Find the process monopolizing the CPU without using “top”

Lets say you are on a system where top is not available (or other tools similar to it). Sound incomprehensible but believe me. There are systems which do not have any of those great tools available. So how do you find the process eating up most CPU? The humble ps command provides pcpu which is CPU percentage used by a process. Here is how.

ps -eo pcpu,pid,ruser,args | sort -r -k1 | less

This will give in reverse sort order the “pid” that is taking up most of pcpu and the ruser (real user) with args. So there you have it.

snmp : find network information of a system centrally

Anyone can login to a system and run ifconfig or netstat or other similar commands to find the network information of a system. But what will be even better? Do it remotely without logging in to each and every system. How? Using snmpwalk one can retrieve all this information provided that subject has both snmpd running, snmpd supporting network information and the querying host is allowed to make SNMP queries. Lets see how.

Interface table is covered by basic SNMP (just like system information, udp, tcp  socket information, address translation and snmp stats etc). Here is how to query the interface table to get the IP address and Subnet mask information.

unixite@sanbox:~/ > snmpwalk -v1 -c public sandboxS:161
iso. = IpAddress:
iso. = IpAddress:
iso. = IpAddress:
iso. = IpAddress:
unixite@sanbox:~/ > snmpwalk -v1 -c public sandboxS:161
iso. = IpAddress:
iso. = IpAddress:
iso. = IpAddress:
iso. = IpAddress:

First one here retrieves the IP addresses on the system while second one get the subnet masks. -c public has to be changed to right community string and also the version if your supports a different one. My system name here is sandboxS and snmpd is listening on default port 161. If not then you can change the port to match yours.

Howto rollover a file when size exceeds using unix find

Here is a one liner to rollover a file to file.old when it exceeds the size using find command. Lets say we have a script in cron that runs and prints messages in a log file. Overtime the log file will grow and we would want to rollover the log file to log.old. Many solutions exist by finding the size and comparing it. Here is one elegant solution in one liner. Thanks to my colleague Vlad who gave the idea for using find and exec, and I added the automatic substitution or brace expansion from my knowledge-base. Happy sharing of knowledge.

find /var/log/ -name myapp.log -size +1M -exec mv {}{,.old} ;

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find broken symlinks

If you have a big project with multiple shared libraries, there is a chance to run into soft links that are no longer pointing anywhere. Here are couple of ways to find those dangling soft links that no longer point to any real file using the Unix find command.

These are in preferred order.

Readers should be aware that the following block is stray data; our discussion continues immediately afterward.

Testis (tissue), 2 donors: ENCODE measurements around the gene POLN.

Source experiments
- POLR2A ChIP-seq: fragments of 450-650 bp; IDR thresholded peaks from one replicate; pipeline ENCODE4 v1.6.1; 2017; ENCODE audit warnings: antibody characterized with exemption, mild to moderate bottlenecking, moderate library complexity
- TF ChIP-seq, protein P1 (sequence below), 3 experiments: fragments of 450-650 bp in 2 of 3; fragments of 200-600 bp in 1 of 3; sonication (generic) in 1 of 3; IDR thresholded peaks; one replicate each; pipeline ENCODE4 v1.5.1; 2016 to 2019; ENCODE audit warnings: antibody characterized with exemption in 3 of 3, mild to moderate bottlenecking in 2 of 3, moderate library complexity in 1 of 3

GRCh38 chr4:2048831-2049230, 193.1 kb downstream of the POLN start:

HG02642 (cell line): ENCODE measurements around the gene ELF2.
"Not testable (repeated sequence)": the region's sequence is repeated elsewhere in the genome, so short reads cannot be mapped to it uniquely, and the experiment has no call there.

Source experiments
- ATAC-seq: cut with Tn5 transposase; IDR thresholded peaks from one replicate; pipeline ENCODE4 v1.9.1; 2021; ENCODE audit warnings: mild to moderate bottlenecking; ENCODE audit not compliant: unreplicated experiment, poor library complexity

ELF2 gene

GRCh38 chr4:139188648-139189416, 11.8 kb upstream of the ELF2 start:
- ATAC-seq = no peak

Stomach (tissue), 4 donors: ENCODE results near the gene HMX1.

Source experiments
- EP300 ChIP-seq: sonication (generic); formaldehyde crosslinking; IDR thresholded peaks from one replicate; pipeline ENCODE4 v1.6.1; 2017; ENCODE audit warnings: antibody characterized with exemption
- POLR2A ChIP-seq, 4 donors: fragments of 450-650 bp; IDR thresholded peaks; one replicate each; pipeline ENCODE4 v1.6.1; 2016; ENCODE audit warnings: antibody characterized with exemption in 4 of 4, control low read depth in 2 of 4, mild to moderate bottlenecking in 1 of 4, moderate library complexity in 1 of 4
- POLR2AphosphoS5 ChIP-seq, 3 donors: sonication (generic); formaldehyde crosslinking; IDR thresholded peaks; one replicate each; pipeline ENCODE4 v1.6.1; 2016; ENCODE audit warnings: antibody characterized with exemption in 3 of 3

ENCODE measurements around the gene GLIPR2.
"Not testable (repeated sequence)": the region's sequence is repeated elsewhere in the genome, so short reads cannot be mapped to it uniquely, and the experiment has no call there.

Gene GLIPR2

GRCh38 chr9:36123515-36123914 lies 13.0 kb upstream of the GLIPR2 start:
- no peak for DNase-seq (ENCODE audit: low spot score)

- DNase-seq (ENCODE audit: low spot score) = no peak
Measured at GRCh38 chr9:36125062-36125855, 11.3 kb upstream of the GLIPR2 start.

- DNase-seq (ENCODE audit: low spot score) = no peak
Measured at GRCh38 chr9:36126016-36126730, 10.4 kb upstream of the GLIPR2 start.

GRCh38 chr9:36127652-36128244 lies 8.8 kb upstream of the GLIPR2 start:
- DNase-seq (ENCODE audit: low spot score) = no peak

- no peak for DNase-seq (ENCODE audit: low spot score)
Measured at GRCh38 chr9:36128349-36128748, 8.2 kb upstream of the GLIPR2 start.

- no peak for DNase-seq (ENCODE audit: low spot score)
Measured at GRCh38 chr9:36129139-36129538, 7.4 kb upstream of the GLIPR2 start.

find /path/to/search -type l | (while read FN ; do /usr/bin/test -e "$FN" || echo "$FN"; done)
find /path/to/search -type l ! -exec /usr/bin/test -r {} ; -print
find -L /path/to/search -type l

So here is how these can be used to clean out those dangling soft links (again in preferred order). We use rm to ensure that any aliases don’t kick in. First one is the best way which is portable to most Unix platforms.

find /path/to/search -type l | (while read FN ; do /usr/bin/test -e "$FN" || rm -f "$FN"; done)
find -L /path/to/search -type l -exec rm -f {} ;
find -L /path/to/search -type l -delete

Note: When using in script, make sure to escape the properly.

Interoperability Issues between SunOS and Linux

-delete is not supported on SunOS find. It is available on GNU findutils. So using -exec to invoke rm command would be portable. As well as the test for existence /usr/bin/test -e is portable. Make sure to use /usr/bin/test instead of shell built in test because on sh the flag -e is not available.

Update (2011-08-12) : /usr/bin/test should be used for interoperability.

bash : run command on find results

Unix find command allows user to execute a command on the results by using -exec command. For example see below. {} get replaced by filename, Make sure to escape {} and ;.

find . -type f -exec ls -l {} ;

This triggers ls -l on all the files that were found. I used this with -maxdepth (how deep directory structure to examine) and -mtime (last modified time) to cleanup old files as below.

find /var/log -type f -mtime +30 -maxdepth 0 -exec rm -f {} ;

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bash : brace expansion for automatic substitution

Bash expands a list of strings separated by commas with in braces to a list of strings separated by spaces. For example

[unixite@theunixtips:~/> echo 111-{aa,bb,cc}+{xx,yy,zz}-222
111-aa+xx-222 111-aa+yy-222 111-aa+zz-222 111-bb+xx-222 111-bb+yy-222 111-bb+zz-222 111-cc+xx-222 111-cc+yy-222 111-cc+zz-222

There should not be any space between suffix/prefix and the start/end bracket. Otherwise it is considered as a separate list. Now coming to a real world example where you can make use of this.

mv process.log{,.old} #This will move process.log to process.log.old
mv process.log.{old,oldest} #This will move process.log.old to process.log.oldest